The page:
The French language is one of the most widely spoken languages globally, which explains its popularity among international students learning it as a second language. Approximately 76 million people are native French speakers, while more than 274 million can speak it fluently. This beautiful language attracts learners with its inimitable flow and pronunciation. However, once people start to learn it, they realize that it has many tricky aspects that cause significant problems. If you consider studying French, read on to learn about the challenges you may encounter to be fully prepared. The take my online exam for me service writers will share their struggles and problems with learning French to help you make an informed choice.
The first thing most people notice when they hear French is pronunciation. This language has many prickly sounds, and it may take much time for students to master the correct pronunciation. Students are often confused by the differences in pronouncing French words and words in their native language. For example, English learners accustomed to a stress-timed language may find it hard to understand syllable-timed French words. Students need to listen to French songs, movies, news, and conversations regularly to tune their ears to the rhythm of this language and recognize the liaisons and enchaînement.
Silent letters also make learning French a challenge for many international students. The last letters in French words are usually omitted, making it difficult for students to read them and memorize their proper spelling. The French R and nasal vowels are also trouble, especially for students whose languages do not have similar sounds. Some students never learn to pronounce them correctly, which results in the loss of meaning and grave mistakes. Finally, learning French pronunciation may be difficult because of the liaisons and linking. The French connect the words in speech to create a flow and make their pronunciation more musical, but this rule may become a nightmare for students.
Foreign students may also struggle to understand the notion of gender in French. Words in this language often have random genders, which are difficult to memorize. There is no logical explanation for why the word “chair” in French is feminine while “hair” is masculine. It takes much time for students to memorize the endings that are typically feminine and masculine.
Tenses and Verb Conjugations
The French language has more than 12 tenses, and each comes with specific rules and verb forms. French verbs may change considerably depending on the person, while irregular verbs create confusion and make it hard to memorize what endings to use. For example, the verb cacher can take the following forms: cache, caches, cache, cachons, cachez, and cachent in the Present tense, depending on the actor (je, tu, il, nous, vous, and ils, respectively). This aspect of learning French is particularly challenging in the beginning stages, so teachers may ask students to create mind maps, tables, and lists to memorize the rules better.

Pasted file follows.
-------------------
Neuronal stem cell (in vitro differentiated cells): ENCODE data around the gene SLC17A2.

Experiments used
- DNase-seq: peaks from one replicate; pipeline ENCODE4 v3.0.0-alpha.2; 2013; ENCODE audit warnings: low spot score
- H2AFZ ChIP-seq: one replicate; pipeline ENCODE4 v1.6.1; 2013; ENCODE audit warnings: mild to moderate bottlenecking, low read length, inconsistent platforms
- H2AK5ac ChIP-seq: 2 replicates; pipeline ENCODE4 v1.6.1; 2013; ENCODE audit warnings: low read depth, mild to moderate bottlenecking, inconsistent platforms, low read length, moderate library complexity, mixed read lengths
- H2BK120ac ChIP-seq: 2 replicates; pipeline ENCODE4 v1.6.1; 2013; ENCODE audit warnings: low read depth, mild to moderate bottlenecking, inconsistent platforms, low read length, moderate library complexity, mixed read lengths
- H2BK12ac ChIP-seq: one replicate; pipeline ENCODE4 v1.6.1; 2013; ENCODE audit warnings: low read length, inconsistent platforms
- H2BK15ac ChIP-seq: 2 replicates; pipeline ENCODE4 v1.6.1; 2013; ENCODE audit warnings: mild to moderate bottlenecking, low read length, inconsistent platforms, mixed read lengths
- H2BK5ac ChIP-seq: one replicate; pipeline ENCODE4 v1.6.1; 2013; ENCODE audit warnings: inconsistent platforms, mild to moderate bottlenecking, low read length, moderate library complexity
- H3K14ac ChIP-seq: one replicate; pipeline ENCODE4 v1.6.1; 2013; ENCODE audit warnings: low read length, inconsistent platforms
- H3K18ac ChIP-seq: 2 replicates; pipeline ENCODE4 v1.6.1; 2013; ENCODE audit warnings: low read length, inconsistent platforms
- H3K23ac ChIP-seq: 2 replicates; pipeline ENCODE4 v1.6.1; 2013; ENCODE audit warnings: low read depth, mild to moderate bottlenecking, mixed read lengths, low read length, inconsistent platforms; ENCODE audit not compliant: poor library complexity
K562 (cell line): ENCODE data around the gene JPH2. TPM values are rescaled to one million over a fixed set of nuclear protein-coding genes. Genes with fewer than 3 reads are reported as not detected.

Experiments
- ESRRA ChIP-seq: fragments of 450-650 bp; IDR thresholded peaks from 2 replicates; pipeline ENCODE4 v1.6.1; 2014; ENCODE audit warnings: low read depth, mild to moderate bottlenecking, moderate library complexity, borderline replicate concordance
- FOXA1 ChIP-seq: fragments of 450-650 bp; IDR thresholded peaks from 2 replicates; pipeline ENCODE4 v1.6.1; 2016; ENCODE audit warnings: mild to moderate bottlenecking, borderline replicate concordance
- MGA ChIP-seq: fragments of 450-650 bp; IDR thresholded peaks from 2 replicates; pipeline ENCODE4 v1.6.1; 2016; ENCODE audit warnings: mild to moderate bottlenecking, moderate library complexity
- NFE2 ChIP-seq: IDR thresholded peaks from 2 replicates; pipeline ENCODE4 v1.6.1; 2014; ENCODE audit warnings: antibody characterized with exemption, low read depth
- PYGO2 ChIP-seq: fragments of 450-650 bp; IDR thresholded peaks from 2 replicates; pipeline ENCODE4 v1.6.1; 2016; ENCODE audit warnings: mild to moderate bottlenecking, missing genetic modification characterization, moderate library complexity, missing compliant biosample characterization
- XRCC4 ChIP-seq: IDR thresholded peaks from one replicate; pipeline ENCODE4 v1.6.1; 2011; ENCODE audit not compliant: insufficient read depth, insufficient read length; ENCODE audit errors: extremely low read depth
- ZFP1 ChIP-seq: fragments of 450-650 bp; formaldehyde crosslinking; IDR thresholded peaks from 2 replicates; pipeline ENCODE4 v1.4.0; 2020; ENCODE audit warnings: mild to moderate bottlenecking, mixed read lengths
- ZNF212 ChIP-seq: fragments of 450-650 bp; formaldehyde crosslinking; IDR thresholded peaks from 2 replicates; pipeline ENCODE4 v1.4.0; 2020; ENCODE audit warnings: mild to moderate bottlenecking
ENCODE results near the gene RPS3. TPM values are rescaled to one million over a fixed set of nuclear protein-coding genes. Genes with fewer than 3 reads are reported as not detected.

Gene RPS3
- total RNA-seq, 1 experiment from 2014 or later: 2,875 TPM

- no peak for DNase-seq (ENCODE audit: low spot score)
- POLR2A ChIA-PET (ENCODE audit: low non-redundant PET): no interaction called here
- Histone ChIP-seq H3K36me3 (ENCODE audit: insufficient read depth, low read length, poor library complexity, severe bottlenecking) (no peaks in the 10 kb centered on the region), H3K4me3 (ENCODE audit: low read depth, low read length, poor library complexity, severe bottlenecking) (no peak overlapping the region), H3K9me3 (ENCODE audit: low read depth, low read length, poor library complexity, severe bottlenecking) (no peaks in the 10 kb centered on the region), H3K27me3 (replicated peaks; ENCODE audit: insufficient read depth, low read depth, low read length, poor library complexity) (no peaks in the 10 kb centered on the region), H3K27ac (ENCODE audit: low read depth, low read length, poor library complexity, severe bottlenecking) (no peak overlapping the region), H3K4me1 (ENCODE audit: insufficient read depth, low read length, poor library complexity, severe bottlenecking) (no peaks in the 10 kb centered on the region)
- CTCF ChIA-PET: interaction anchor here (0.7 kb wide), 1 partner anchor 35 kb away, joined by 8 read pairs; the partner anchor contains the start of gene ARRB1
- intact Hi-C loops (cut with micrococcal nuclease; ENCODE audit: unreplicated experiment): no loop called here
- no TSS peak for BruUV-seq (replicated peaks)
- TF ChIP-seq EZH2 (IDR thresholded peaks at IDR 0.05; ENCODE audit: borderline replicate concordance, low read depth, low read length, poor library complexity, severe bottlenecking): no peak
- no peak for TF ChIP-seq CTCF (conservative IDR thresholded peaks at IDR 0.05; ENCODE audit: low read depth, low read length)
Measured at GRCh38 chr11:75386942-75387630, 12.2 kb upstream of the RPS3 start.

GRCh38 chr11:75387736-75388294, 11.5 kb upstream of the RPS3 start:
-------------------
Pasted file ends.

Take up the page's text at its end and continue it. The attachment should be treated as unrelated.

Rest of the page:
English-speaking students are particularly affected by the problem of false friends – words that sound similar in both languages but have a different meaning. The following list contains some examples, but it is not exhaustive:
- Ancient (former) – ancient
- Attendre (wait for) – attend
- Bras (arm) – bras
- Car (bus) – car
- College (school) – college
- Envie (wish) – envy
- Fortuné(e) (rich) – fortunate
- Joli (pretty) – jolly
- Location (rental) – location
- Raisin (grape) – raisin
- Finalement (eventually) – finally
There are more than 1,700 such words, so students’ confusion is understandable. Teachers may ask students to memorize the most common of them and then expand their knowledge gradually as they advance in their language acquisition.
This mood is commonly used in French, compared to English that treats it as very formal. The French use subjunctive to express their wishes, hopes, and fears toward an object, fact, or someone else’s behavior. Students must memorize which expressions precede the subjunctive and how to construct such phrases. It means that they should engage in tedious drilling and practice this rule regularly to use it freely. In addition, foreign students may struggle with differentiating between the subjunctive and the indicative.
Overcoming the Fears and Challenges
You probably feel discouraged to learn French after reading this article. Although there are indeed some complexities involved, studying this beautiful language is not as hard as it may seem. If you are motivated and love the sound of French, you will soon get enchanted with the logic and exquisiteness of this European language. We do not guarantee that it will be easy to learn French – but we can definitely say that the challenges are worth every minute spent drilling and practicing pronunciation.